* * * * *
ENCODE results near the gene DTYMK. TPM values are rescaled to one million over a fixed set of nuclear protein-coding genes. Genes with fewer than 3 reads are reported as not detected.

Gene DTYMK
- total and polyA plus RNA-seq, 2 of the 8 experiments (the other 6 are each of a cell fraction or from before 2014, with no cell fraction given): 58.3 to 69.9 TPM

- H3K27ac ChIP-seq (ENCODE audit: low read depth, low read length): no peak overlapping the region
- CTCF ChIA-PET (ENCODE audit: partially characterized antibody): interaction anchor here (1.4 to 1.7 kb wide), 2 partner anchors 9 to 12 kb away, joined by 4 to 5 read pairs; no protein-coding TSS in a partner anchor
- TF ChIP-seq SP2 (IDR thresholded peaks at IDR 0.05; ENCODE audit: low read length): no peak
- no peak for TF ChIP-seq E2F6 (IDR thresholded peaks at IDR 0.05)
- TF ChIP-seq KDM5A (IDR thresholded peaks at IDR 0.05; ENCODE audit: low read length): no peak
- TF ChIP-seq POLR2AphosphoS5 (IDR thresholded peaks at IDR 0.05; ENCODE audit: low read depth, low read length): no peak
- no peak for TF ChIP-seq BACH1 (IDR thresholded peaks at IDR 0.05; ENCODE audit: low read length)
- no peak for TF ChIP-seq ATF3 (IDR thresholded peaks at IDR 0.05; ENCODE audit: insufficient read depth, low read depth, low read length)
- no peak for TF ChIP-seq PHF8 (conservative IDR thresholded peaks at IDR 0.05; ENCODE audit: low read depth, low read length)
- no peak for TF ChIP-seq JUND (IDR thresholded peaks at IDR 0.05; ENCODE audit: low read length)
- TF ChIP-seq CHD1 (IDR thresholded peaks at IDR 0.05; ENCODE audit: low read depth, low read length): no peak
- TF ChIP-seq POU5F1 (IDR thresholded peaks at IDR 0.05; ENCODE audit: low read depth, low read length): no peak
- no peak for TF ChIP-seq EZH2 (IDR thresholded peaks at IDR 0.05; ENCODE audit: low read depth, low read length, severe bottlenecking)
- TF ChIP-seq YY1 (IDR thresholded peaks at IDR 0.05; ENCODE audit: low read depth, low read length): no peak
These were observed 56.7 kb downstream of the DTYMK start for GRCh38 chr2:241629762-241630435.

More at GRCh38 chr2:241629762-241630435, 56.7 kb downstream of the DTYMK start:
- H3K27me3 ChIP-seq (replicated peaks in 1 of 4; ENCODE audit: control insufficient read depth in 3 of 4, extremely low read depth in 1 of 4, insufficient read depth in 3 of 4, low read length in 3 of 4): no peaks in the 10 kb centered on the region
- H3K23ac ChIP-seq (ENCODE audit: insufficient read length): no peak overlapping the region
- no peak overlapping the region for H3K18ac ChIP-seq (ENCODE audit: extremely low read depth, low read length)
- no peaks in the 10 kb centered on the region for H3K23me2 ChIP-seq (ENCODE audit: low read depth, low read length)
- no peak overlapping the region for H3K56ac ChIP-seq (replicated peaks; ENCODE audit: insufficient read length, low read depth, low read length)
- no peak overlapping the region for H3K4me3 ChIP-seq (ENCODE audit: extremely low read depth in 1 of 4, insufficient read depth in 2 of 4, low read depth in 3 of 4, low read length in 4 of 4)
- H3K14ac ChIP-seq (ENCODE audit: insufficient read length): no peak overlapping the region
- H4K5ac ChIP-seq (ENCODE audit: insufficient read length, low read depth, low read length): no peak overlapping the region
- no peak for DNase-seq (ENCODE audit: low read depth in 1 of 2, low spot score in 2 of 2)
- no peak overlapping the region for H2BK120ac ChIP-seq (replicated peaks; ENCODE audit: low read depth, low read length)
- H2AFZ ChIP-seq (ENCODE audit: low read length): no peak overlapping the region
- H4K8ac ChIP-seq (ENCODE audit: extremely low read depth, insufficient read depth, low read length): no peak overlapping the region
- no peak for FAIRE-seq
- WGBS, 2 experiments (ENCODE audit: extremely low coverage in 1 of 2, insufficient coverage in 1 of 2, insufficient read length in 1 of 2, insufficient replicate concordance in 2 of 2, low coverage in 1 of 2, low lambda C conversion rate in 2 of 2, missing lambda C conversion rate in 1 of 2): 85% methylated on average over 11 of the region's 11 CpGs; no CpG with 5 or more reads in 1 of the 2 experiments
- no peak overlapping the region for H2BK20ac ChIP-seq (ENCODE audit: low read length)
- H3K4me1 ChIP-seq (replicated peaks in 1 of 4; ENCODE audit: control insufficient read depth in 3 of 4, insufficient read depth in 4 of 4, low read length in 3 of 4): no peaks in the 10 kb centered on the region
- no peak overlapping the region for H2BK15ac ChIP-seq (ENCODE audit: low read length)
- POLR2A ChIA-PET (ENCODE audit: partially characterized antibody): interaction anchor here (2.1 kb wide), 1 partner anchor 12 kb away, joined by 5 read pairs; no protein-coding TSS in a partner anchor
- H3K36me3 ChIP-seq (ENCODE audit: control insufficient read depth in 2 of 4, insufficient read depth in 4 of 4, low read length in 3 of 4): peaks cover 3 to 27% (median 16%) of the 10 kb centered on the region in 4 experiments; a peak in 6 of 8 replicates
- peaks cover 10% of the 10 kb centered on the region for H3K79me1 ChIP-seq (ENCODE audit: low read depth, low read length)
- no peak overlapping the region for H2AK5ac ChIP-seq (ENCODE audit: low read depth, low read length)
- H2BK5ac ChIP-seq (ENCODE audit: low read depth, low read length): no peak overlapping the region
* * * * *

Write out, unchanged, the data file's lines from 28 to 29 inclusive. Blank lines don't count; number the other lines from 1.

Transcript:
- no peak for DNase-seq (ENCODE audit: low read depth in 1 of 2, low spot score in 2 of 2)
- no peak overlapping the region for H2BK120ac ChIP-seq (replicated peaks; ENCODE audit: low read depth, low read length)